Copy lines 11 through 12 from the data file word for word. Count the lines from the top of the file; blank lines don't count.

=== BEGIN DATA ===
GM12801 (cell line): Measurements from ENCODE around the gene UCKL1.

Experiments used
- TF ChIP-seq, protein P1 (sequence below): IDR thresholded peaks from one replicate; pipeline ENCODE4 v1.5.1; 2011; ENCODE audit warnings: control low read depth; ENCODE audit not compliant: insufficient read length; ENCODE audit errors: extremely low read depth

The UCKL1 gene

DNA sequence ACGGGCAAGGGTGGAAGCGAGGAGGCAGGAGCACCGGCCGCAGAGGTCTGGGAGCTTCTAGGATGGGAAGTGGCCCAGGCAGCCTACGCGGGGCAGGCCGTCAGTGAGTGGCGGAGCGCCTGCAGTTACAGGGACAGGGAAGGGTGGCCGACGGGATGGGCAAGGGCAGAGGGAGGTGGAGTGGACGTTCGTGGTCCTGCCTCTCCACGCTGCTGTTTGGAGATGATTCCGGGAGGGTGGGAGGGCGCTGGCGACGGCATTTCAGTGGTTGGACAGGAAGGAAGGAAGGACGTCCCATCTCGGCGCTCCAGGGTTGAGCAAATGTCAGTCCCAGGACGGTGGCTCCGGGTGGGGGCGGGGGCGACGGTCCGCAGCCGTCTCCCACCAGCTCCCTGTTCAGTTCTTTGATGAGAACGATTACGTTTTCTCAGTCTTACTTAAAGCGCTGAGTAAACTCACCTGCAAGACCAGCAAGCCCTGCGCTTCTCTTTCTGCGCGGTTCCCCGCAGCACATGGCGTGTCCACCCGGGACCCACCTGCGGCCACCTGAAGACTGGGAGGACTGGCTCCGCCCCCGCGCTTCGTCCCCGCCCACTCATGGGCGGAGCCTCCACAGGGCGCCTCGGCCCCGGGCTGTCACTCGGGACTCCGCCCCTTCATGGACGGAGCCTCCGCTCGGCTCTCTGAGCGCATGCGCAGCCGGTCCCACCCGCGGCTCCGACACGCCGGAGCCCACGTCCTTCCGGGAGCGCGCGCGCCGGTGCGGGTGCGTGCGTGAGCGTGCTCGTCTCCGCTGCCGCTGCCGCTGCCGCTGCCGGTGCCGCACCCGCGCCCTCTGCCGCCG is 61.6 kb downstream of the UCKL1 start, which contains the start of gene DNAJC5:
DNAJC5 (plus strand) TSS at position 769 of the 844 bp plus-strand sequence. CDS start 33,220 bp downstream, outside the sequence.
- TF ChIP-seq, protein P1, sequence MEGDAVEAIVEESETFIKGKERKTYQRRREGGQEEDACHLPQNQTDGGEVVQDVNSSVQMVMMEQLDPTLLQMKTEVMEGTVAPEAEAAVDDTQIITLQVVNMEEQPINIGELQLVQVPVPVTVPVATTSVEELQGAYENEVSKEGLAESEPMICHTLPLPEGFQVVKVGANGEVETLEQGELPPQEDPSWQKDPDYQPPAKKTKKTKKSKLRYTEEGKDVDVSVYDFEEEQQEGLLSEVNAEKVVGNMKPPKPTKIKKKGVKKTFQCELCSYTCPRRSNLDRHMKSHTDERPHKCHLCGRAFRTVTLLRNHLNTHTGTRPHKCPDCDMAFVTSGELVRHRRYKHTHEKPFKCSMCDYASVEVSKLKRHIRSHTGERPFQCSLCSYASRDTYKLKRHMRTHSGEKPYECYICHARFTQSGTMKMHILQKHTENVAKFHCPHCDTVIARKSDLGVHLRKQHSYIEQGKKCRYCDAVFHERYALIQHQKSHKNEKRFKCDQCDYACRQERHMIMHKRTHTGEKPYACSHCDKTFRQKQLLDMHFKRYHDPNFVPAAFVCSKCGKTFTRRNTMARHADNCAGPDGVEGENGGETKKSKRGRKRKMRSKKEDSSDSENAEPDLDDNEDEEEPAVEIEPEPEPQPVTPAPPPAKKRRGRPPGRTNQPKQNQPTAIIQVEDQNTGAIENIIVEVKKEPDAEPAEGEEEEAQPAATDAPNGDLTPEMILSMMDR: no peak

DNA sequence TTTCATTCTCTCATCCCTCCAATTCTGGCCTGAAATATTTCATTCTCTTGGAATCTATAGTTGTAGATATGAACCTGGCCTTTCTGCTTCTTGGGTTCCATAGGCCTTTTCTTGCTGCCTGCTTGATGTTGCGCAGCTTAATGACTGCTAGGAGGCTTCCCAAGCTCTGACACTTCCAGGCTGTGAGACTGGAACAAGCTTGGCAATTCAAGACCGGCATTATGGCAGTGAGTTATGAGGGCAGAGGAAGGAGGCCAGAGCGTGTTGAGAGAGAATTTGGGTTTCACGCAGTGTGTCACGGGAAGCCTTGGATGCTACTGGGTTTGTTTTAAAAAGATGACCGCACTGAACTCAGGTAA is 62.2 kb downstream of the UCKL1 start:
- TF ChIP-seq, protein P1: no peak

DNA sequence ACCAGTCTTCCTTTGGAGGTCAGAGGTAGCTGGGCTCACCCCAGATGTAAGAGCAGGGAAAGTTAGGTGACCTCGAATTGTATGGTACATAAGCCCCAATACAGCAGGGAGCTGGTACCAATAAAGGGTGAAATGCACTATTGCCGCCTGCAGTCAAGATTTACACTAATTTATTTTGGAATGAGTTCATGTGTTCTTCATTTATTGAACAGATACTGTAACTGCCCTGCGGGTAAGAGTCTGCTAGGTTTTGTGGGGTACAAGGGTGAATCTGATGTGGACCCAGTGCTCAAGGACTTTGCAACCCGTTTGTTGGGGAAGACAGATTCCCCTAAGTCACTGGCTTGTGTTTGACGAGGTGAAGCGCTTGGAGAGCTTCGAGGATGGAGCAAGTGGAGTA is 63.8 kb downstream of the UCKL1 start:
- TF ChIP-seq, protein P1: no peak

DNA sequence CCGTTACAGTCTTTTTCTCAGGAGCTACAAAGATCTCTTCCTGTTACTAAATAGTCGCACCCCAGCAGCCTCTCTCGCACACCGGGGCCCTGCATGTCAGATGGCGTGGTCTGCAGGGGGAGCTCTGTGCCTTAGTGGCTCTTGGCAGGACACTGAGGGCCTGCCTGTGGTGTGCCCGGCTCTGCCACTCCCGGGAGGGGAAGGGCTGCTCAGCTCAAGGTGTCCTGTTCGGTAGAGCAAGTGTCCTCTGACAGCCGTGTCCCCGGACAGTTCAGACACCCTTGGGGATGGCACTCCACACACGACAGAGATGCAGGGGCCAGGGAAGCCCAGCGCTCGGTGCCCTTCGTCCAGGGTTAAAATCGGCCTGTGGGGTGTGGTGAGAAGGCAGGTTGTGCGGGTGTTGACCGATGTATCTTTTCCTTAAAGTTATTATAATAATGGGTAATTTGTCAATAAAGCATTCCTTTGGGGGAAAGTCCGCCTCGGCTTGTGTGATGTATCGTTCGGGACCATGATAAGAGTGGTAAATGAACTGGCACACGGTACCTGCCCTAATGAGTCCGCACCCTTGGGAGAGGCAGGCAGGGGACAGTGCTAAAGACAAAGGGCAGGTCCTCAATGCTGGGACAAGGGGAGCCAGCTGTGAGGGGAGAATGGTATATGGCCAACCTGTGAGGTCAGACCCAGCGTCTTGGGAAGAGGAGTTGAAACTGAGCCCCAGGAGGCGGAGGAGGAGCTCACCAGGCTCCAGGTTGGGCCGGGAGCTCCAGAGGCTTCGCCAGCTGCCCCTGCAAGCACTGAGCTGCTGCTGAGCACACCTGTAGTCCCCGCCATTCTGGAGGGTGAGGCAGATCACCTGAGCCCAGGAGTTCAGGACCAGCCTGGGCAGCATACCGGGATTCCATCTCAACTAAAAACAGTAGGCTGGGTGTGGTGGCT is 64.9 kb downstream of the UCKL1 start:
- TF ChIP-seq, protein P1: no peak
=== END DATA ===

- TF ChIP-seq, protein P1: no peak

DNA sequence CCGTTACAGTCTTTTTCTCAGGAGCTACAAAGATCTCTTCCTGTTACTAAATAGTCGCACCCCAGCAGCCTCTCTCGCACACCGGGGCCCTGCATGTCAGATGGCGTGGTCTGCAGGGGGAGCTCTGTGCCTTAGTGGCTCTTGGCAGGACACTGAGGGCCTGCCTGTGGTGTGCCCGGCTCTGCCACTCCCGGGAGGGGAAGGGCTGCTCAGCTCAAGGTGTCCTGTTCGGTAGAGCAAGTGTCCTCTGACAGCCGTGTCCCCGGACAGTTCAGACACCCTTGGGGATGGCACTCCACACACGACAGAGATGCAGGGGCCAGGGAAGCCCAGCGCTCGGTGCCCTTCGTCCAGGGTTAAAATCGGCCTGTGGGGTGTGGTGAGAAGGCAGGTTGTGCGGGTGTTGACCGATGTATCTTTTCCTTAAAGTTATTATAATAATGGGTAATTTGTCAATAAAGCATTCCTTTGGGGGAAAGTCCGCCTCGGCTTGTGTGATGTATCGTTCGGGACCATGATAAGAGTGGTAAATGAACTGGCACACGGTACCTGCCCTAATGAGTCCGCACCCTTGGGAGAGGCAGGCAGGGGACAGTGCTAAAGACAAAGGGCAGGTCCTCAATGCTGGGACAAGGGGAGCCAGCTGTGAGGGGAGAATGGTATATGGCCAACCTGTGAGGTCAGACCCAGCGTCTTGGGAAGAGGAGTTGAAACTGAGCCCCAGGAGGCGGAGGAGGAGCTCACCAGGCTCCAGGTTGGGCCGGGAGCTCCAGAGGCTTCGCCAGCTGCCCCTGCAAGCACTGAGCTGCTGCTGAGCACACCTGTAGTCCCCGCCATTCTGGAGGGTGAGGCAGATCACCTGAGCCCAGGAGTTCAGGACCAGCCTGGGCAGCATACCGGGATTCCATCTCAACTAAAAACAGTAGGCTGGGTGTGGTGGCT is 64.9 kb downstream of the UCKL1 start: